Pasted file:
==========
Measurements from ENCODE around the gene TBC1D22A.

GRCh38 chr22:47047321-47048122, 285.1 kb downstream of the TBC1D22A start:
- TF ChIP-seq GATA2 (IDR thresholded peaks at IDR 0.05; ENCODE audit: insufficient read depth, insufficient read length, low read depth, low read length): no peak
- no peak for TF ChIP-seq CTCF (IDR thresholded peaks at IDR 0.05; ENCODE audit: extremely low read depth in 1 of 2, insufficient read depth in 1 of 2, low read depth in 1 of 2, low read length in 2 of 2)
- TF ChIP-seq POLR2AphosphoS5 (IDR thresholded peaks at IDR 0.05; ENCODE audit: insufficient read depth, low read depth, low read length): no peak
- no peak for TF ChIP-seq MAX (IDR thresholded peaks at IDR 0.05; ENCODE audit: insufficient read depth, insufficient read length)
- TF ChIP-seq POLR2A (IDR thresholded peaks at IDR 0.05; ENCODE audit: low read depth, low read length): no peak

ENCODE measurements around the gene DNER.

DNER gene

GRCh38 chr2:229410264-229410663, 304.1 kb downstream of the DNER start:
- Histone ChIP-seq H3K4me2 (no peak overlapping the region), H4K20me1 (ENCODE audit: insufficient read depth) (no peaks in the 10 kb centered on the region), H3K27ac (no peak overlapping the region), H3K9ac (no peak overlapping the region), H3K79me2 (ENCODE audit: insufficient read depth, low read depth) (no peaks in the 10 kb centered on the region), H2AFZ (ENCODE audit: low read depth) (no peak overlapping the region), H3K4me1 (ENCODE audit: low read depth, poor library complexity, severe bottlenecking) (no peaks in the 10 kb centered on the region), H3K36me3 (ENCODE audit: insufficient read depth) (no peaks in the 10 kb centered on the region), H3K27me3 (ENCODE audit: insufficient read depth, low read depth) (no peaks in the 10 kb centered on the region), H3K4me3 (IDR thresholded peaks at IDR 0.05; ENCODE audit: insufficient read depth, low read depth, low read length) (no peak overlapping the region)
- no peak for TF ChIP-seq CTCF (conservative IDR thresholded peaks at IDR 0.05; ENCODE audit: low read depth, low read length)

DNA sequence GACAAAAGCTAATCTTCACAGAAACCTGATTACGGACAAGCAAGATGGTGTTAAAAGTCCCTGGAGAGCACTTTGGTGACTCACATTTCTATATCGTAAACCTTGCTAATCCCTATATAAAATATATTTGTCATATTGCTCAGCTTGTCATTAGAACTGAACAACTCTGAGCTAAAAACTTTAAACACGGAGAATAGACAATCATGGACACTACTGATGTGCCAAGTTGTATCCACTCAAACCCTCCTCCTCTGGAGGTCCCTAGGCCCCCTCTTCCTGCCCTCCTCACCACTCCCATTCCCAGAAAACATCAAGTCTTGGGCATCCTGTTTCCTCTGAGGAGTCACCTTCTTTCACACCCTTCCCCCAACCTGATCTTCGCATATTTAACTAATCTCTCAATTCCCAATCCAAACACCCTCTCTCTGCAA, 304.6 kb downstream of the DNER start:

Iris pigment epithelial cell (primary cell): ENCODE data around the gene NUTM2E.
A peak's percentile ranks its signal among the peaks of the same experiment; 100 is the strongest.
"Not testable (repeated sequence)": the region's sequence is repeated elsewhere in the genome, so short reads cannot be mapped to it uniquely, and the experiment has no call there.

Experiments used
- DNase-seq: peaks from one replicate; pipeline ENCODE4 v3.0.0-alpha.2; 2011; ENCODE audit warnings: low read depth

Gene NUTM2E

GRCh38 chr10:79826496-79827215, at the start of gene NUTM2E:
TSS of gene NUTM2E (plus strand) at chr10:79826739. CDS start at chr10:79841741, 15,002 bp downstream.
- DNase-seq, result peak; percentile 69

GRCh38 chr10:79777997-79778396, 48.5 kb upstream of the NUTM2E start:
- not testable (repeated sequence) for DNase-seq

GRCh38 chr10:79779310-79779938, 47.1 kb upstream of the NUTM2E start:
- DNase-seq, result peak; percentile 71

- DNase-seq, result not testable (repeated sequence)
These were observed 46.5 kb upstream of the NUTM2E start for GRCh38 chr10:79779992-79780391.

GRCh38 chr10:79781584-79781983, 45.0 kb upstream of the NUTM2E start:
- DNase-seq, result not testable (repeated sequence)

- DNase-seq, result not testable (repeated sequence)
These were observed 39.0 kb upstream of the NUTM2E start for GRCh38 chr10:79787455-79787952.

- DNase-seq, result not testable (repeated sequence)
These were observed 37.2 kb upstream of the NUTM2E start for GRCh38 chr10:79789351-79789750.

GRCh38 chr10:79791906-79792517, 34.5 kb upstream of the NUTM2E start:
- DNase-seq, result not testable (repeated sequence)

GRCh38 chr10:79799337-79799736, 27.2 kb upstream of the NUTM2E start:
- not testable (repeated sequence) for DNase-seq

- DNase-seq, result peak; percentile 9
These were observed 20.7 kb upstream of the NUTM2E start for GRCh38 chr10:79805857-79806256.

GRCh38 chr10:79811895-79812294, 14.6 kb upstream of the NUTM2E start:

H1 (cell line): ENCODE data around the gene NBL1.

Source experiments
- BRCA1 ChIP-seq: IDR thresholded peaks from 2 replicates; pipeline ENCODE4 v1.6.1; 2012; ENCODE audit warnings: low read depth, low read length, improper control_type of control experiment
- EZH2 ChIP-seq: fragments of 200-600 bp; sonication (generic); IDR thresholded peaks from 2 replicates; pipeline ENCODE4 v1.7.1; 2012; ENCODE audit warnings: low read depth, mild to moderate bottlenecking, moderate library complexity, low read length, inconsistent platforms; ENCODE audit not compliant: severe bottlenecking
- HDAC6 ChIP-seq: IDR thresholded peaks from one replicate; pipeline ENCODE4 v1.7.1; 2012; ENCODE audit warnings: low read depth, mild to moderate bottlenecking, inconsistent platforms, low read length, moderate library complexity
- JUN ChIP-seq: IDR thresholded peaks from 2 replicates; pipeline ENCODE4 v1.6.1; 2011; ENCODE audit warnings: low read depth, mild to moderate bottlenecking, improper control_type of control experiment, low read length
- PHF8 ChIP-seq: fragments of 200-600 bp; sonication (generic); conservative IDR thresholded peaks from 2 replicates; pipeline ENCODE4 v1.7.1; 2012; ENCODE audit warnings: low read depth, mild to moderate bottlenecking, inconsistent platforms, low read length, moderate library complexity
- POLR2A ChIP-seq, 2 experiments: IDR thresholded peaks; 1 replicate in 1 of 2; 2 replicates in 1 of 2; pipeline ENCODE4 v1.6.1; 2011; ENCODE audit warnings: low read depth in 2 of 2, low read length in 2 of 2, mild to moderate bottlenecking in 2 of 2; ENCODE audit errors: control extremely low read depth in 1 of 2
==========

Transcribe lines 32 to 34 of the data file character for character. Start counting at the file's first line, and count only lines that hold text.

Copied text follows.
These were observed 39.0 kb upstream of the NUTM2E start for GRCh38 chr10:79787455-79787952.

- DNase-seq, result not testable (repeated sequence)
These were observed 37.2 kb upstream of the NUTM2E start for GRCh38 chr10:79789351-79789750.